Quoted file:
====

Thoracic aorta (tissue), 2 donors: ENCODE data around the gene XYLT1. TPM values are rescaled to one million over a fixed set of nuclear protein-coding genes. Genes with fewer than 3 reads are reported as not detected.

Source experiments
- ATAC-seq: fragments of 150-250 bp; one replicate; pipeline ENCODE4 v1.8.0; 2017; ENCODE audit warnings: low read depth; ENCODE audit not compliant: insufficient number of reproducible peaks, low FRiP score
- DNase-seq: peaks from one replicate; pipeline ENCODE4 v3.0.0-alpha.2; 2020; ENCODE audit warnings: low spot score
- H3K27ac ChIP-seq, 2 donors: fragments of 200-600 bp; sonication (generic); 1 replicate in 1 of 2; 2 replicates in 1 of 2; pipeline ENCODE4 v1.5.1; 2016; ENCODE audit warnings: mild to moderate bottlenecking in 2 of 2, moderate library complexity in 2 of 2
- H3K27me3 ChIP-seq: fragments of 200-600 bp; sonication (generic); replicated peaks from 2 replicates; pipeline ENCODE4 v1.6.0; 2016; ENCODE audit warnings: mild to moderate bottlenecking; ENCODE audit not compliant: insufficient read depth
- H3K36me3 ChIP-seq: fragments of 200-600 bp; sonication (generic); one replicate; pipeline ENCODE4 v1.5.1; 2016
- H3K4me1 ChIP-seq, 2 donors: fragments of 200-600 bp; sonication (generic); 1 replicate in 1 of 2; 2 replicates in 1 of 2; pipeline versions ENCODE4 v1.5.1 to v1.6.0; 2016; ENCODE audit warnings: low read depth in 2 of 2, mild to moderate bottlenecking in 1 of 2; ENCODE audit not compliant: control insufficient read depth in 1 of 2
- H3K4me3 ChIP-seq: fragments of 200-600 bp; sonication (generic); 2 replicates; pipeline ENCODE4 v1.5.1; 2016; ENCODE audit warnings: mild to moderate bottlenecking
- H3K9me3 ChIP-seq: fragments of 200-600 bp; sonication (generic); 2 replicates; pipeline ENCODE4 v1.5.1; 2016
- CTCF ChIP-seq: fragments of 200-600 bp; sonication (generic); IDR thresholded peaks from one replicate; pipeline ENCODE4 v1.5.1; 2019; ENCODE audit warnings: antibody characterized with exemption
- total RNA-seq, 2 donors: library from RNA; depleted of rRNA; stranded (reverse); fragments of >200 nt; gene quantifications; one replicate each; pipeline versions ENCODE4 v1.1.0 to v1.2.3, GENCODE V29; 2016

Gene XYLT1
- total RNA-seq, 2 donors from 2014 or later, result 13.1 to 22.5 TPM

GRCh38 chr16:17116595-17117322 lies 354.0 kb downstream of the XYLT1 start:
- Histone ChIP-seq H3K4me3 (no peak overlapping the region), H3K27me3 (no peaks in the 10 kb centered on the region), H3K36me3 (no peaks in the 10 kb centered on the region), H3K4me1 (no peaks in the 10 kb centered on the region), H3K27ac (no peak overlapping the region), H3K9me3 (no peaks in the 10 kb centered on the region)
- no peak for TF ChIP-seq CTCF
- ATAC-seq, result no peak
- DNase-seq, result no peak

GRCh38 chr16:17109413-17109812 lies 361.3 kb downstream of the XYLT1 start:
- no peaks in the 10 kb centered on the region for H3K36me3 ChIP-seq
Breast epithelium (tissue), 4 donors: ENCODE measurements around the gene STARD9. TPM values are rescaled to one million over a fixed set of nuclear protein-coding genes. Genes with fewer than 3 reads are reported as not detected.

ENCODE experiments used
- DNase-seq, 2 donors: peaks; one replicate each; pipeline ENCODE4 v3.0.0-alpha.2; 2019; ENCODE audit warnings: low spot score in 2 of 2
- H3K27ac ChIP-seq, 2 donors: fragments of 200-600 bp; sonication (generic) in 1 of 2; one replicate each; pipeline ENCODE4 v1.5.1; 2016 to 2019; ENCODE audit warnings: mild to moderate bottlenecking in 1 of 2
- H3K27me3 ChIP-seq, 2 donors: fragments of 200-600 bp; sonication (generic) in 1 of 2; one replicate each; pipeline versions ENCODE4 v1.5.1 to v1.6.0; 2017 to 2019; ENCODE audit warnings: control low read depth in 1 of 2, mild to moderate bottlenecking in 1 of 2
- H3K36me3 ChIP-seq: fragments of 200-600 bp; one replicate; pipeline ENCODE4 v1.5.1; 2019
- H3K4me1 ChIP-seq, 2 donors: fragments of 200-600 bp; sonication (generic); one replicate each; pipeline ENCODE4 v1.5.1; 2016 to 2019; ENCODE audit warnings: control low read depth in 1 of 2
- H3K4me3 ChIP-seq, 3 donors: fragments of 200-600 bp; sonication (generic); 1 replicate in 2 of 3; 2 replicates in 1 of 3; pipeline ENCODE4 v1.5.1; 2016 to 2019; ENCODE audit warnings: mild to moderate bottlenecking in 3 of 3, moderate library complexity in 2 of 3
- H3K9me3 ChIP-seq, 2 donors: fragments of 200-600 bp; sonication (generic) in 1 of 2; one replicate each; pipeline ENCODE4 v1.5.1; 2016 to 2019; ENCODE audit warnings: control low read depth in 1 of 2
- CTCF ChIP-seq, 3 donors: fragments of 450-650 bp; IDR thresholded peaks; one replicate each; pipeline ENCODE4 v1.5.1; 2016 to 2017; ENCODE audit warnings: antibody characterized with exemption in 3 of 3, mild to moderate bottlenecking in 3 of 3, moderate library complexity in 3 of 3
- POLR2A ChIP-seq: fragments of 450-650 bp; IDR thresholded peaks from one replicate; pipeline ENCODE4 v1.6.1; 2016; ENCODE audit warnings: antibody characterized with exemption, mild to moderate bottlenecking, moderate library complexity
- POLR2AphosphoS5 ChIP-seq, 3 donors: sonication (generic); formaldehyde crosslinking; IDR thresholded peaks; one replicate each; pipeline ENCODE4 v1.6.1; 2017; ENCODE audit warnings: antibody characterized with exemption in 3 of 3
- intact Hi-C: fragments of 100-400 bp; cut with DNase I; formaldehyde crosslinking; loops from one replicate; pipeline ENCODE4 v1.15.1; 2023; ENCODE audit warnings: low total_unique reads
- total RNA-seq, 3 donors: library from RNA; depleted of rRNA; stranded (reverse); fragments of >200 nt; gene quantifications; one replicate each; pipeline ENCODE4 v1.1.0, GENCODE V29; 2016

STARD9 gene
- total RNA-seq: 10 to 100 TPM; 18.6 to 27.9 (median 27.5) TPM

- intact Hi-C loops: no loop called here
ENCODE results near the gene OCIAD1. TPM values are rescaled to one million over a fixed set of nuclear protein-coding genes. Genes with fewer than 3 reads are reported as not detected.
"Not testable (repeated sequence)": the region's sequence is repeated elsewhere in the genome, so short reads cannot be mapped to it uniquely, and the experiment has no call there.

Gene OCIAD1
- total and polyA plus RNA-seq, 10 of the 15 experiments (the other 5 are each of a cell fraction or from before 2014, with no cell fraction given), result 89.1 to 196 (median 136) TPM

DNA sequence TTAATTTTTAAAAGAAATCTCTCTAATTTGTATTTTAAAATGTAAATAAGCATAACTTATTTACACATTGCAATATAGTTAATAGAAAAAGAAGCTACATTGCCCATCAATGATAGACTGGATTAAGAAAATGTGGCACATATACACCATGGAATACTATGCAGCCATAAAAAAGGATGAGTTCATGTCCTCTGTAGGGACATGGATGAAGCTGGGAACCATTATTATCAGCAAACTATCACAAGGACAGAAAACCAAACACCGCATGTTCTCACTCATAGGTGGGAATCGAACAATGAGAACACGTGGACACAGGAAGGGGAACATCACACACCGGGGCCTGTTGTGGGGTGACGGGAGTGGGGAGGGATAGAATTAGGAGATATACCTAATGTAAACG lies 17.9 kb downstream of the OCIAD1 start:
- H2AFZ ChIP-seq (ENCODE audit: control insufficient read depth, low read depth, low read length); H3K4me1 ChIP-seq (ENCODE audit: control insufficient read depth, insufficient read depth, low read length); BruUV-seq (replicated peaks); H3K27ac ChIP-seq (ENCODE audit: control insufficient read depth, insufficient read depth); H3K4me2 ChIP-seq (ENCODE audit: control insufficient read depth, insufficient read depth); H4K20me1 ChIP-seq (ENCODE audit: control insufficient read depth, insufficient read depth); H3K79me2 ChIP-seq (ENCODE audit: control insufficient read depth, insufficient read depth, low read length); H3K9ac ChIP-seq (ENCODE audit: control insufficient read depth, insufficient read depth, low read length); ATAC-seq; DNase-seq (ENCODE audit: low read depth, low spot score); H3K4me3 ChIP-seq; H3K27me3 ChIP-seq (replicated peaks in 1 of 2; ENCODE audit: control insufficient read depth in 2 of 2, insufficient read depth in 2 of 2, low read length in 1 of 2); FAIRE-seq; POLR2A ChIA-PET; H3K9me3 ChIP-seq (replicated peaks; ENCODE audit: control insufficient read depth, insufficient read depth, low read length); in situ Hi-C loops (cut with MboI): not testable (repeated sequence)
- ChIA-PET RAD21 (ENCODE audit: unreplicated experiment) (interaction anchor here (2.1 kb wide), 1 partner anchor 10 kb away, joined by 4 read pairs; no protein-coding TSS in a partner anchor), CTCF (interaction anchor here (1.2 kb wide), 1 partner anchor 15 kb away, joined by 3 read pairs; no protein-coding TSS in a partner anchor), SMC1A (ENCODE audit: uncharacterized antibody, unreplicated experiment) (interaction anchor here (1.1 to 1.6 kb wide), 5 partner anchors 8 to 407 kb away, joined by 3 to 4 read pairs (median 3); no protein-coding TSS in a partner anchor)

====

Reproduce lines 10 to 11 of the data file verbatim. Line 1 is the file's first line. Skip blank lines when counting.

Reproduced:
- H3K9me3 ChIP-seq: fragments of 200-600 bp; sonication (generic); 2 replicates; pipeline ENCODE4 v1.5.1; 2016
- CTCF ChIP-seq: fragments of 200-600 bp; sonication (generic); IDR thresholded peaks from one replicate; pipeline ENCODE4 v1.5.1; 2019; ENCODE audit warnings: antibody characterized with exemption